Some of the most extreme cases of financial loss to individuals, businesses and whole regions result from natural catastrophes. In 2016, the insured losses worldwide reached approximately 53.75 billion U.S. dollars. Weather related losses cost the insurance industry 36.9 billion U.S. dollars, man-made disasters cost 7.8 billion U.S. dollars and earthquakes cost 9.05 billion U.S. dollars.
The earthquake most expensive to the insurance industry since 1980, took place in Japan in March 2011. The total losses were estimated to 210 billion U.S. dollars while only 40 billion U.S. dollars were insured. The most costly typhoon to the insurance industry occurred in the Philippines, Vietnam, China and Taiwan in 2013. Typhoon Haiyan incurred 10.4 billion U.S. dollars of total losses, out of which only seven million U.S. dollars were insured. The most costly insurance loss worldwide resulting from a natural disaster since 1970 amounted to 80.7 billion U.S. dollars and was caused by hurricane Katrina, which hit the United States in 2005.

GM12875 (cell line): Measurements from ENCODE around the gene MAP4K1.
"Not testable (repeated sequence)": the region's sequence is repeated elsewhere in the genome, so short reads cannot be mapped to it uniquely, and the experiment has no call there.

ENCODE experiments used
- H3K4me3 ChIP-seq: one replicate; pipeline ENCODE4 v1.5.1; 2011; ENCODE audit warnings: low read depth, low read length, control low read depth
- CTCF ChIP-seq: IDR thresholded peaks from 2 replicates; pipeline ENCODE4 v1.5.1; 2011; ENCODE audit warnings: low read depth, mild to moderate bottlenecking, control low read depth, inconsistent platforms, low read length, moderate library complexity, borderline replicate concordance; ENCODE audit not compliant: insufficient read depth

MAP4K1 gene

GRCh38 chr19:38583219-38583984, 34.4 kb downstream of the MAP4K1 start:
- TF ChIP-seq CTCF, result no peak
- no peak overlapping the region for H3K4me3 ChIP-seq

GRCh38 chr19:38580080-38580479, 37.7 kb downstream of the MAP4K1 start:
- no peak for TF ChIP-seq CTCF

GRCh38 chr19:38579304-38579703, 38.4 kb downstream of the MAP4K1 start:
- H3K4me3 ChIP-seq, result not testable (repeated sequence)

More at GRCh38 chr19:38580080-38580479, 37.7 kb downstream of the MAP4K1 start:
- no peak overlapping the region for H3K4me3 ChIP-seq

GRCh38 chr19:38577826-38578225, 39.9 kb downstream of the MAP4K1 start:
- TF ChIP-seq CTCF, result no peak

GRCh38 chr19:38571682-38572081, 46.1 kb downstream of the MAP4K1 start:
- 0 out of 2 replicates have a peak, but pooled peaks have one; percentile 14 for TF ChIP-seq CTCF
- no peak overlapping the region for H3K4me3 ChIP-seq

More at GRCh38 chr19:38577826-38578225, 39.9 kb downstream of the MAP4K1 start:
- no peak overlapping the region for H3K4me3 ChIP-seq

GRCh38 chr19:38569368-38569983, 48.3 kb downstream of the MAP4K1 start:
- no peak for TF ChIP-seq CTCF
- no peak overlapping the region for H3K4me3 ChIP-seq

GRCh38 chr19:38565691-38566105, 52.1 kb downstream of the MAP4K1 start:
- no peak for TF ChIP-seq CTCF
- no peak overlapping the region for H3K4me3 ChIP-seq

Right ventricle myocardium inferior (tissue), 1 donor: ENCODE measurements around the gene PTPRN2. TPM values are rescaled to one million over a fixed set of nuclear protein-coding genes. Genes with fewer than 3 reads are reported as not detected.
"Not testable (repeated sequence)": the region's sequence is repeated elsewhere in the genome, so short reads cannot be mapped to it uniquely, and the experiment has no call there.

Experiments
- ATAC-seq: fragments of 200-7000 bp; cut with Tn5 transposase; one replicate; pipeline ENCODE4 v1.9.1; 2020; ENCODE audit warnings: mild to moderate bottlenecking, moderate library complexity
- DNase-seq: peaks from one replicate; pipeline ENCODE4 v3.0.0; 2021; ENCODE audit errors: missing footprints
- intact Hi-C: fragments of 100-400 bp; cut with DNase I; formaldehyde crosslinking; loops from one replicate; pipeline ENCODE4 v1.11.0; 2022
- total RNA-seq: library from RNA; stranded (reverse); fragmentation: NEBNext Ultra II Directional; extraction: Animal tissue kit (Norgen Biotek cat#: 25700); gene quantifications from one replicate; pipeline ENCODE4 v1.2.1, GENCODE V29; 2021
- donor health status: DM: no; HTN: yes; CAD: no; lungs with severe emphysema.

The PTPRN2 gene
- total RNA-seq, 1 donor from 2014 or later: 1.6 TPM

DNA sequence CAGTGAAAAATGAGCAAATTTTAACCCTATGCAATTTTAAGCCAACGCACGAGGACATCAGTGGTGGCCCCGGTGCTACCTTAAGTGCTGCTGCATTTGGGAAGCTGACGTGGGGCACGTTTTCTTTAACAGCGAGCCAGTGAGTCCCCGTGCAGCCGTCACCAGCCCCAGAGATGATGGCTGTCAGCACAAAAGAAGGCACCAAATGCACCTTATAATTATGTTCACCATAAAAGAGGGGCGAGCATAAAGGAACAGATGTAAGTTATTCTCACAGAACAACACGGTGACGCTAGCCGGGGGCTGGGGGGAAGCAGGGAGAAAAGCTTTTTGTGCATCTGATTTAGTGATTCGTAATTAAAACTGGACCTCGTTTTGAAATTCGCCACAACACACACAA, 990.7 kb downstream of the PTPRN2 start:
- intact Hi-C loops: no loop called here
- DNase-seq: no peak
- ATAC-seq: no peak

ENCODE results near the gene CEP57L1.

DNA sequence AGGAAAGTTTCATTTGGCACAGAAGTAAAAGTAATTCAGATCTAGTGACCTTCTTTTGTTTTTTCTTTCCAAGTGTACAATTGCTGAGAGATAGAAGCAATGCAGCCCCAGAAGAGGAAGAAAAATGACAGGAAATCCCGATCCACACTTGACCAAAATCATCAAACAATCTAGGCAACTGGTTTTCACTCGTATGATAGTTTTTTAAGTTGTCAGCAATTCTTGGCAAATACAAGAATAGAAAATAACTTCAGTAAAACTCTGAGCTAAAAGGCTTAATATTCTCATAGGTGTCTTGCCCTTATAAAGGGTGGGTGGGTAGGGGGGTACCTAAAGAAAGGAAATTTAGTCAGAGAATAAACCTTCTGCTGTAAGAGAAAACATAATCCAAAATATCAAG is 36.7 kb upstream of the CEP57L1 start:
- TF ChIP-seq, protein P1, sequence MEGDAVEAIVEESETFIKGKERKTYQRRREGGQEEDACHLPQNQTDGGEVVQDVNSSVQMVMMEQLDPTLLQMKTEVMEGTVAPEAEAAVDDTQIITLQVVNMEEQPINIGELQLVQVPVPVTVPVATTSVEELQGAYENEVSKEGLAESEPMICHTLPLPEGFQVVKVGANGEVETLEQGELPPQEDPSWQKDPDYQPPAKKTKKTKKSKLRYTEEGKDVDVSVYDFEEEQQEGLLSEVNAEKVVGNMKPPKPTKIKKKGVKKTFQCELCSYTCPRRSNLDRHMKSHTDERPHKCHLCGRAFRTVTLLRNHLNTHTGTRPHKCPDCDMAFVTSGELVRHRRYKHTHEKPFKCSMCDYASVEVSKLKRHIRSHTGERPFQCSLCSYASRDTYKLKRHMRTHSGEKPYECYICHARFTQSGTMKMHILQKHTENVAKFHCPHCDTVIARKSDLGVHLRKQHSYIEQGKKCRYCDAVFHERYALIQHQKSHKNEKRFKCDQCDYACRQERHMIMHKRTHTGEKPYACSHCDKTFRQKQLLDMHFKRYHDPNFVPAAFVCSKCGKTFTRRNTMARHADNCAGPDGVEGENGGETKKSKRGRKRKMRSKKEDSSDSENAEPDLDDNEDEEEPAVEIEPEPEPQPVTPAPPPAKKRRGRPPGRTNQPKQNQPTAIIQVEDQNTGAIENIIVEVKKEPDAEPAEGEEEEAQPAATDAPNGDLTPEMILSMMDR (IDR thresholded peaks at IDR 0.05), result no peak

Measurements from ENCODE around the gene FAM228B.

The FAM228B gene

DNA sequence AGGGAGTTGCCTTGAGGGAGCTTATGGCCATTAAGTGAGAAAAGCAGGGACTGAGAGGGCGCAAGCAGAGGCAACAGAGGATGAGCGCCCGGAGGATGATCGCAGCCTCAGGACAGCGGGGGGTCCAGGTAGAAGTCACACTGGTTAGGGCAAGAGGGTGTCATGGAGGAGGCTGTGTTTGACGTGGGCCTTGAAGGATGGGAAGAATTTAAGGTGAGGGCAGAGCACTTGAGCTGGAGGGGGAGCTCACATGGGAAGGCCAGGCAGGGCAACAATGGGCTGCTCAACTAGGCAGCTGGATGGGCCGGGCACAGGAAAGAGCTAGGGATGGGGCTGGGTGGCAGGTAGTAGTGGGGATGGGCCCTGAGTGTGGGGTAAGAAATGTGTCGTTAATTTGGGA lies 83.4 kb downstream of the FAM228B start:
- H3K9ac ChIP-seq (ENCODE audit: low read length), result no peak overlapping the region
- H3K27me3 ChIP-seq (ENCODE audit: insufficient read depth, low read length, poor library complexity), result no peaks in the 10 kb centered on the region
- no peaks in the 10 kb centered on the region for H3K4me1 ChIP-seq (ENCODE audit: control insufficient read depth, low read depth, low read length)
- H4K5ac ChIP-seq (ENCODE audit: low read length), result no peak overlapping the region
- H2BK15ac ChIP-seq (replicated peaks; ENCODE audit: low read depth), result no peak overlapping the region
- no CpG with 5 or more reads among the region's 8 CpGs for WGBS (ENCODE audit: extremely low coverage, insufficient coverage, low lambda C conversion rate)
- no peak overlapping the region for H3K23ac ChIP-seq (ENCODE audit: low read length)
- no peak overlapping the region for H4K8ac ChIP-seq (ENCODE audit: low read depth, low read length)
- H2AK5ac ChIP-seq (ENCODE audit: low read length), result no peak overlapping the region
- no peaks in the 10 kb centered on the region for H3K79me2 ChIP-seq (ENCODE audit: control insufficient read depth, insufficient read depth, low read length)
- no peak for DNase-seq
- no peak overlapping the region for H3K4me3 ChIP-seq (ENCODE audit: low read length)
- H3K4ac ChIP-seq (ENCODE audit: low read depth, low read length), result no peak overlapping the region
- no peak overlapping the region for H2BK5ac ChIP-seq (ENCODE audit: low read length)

Man-made insured losses are those caused by fires and explosions, mining accidents, aviation, maritime or rail disasters. In 2016, major fires and explosions worldwide cost the insurance industry approximately 4.64 billion U.S. dollars and were the most significant insured loss among the mentioned categories.
The most costly terrorist attack took place in United States in 2011. The insured property loss resulting from the crash of hijacked airplanes into World Trade Center and Pentagon amounted to 25.67 billion U.S. dollars.
A large part of the above-mentioned costs is incurred by the insurance companies. There are many companies worldwide operating in the insurance sector. The largest insurers in terms of revenue in 2015 were Berkshire Hathaway (210.82 billion U.S. dollars), AXA (129.25 billion U.S. dollars) and Allianz (122.95 billion U.S. dollars).